But Ive heard it from a few other people as well – and now I understand it.  I have friends that inspire me, and I’ve probably never mentioned it to them.

When you live your truth, you can’t help but to inspire the people around you.

13. Discipline is the least “sexy” attribute to have – but its the most important aspect of success

Getting up at 7 AM, and putting in the work day after day is what makes someone successful.  It’s really fucking hard to do, but it’s the most essential thing to being successful.

Discipline is more important than talent.

14.  Taking the first step is always the hardest.

We always face resistance when we take the first step toward something that matters to us.  The more something matters to you, the more resistance you’re going to feel.

But when you take the first step, you realize that it was never as bad as you made it out to be in your head.

15.  Everyone sucks at new things when they first try them.

When we’re out on my boat wakeboarding, there’s always 1 or 2 people who don’t want to try wakeboarding because they’re scared they’re gonna suck.

Well, no shit.  Of course you’re gonna suck.

That’s how everything is in life.

You suck really bad when you start out and then you slowly get “less sucky” each time you do it.

If you were an expert the first time you tried something, that would throw off the whole equation.

16.  Live below your means

Spend less money than you make.  Put money in your bank account before you pay your bills.

This is the most simple advice, yet 90% of people will never do it.

17.  The people closest to you are usually the most negative when it comes to you doing something that could change your life

Your family and friends know you the best, and for this reason they can never imagine you as someone different than who you are right now.

If you’re looking to make a major life change, these are the people that will usually be against it the most.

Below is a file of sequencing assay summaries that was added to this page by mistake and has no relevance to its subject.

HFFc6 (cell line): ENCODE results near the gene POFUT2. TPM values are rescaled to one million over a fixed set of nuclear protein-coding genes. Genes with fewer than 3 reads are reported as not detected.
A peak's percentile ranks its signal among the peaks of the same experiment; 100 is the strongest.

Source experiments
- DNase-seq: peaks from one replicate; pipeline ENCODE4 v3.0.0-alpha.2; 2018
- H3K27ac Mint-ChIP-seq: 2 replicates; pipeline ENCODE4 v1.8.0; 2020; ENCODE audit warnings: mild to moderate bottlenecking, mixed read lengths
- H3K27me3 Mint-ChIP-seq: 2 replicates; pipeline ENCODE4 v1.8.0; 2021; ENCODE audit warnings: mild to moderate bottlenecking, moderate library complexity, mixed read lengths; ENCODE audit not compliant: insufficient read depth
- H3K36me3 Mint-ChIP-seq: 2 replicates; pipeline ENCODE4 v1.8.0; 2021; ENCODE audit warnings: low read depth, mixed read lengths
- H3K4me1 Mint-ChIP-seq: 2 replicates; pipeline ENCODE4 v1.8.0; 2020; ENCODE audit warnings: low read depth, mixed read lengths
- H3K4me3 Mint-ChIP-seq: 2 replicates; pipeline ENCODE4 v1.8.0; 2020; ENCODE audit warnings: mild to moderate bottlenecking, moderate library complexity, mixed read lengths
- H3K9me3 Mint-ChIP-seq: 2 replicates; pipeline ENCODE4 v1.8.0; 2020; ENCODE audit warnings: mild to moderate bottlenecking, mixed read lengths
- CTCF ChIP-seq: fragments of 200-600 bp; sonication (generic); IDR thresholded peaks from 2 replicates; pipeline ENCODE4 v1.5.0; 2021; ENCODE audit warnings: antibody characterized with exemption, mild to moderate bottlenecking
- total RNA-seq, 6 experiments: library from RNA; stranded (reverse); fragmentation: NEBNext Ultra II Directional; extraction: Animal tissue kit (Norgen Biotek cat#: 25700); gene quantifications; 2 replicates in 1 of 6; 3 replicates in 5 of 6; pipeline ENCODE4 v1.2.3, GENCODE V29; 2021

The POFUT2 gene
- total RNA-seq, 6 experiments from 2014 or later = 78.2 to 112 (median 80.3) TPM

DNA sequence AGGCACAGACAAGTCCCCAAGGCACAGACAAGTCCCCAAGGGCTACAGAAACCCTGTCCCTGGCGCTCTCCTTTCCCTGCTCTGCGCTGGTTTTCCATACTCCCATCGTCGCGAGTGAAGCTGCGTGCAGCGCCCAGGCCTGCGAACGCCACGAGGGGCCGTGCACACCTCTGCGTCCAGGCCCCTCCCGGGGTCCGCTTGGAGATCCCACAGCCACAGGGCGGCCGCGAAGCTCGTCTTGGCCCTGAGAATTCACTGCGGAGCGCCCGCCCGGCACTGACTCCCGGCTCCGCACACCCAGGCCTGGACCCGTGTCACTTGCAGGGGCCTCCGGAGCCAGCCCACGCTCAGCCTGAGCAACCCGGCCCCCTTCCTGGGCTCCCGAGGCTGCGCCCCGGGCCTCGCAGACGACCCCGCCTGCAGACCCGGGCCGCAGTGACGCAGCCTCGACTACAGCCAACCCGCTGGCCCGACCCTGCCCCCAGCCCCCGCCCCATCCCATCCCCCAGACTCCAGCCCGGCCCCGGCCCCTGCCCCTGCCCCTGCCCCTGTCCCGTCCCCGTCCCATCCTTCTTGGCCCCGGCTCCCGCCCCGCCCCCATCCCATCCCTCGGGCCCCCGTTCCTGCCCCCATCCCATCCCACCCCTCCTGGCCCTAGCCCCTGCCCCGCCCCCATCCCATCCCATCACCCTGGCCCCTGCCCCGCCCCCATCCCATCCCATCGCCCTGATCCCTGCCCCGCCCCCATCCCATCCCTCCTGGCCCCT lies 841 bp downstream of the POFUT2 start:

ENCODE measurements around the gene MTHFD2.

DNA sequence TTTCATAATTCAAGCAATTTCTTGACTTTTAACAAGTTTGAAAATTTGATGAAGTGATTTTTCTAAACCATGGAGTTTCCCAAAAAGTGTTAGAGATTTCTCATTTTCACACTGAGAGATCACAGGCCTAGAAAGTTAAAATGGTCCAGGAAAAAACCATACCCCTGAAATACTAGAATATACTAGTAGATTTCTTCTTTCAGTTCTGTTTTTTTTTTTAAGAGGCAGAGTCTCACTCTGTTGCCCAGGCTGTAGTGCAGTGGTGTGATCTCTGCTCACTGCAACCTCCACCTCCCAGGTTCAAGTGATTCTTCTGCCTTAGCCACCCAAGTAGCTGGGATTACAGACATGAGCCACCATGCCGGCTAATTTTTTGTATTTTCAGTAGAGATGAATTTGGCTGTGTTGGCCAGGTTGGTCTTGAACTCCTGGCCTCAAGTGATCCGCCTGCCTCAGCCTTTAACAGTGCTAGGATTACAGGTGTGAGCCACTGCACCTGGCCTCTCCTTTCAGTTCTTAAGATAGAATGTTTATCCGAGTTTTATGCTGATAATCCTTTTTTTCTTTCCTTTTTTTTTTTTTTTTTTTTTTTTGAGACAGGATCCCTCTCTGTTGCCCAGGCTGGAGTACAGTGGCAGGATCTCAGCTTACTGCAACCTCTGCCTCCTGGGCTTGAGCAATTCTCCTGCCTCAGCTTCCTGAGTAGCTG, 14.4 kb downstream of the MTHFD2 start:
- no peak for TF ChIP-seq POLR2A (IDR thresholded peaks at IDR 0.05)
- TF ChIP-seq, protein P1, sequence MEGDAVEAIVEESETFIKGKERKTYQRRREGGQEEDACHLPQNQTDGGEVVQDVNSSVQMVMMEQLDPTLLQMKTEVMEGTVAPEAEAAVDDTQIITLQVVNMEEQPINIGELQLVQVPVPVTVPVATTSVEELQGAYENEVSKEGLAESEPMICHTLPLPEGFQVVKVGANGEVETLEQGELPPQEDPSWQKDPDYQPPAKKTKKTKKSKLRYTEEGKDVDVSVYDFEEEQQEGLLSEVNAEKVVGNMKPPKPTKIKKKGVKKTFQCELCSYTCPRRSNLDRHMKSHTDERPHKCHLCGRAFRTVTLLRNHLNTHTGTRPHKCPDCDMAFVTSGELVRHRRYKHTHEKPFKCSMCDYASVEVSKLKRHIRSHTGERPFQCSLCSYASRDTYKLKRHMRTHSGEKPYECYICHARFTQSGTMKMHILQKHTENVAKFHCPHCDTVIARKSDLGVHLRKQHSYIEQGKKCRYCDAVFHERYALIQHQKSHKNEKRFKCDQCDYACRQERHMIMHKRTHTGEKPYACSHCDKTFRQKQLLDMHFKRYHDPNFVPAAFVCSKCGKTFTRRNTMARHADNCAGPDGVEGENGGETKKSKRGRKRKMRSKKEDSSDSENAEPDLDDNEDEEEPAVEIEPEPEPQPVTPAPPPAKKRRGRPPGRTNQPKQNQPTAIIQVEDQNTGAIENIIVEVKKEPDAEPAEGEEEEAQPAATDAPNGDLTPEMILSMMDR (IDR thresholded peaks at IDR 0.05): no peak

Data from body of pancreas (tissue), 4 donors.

18. Money doesn’t have a conscience

This is a valuable lesson I learned from Dan Kennedy.  Money doesn’t care if you’re a priest or a pornographer.

There’s people doing great things and making a lot of money, and there’s also people doing incredibly shady, unethical things and making a lot of money.

Being more “moral” doesn’t entitle you to more money.

19. Read a lot of books

I try to read (and re-read) around 1 book a week.  A lot of times I’ll re-read books that I love.  I’ll read 3-4 pages in the morning before I start the day to get me in the right “mindset”.

I used to hate reading books.

Fight Club was the first book that I ever truly enjoyed – and that pushed me into reading hundreds of books that I would have never read before.

20. Every 3 years you’ll realize how dumb you were 3 years ago…

Im not sure if other people think like this, but every couple years I realize how dumb I was just a few years earlier.

I think it’s a good thing, because it means that I’m getting better and I’m growing.

If that’s not happening to you, you’re probably doing something wrong.

21. Surround yourself with people who are better than you

There’s a saying that you’re the sum of the 5 people that you hang out with the most.

I think it’s pretty accurate.

Hang out with idiots and they’ll drag you down.

Hang out with superstars and you’ll be inspired to be better.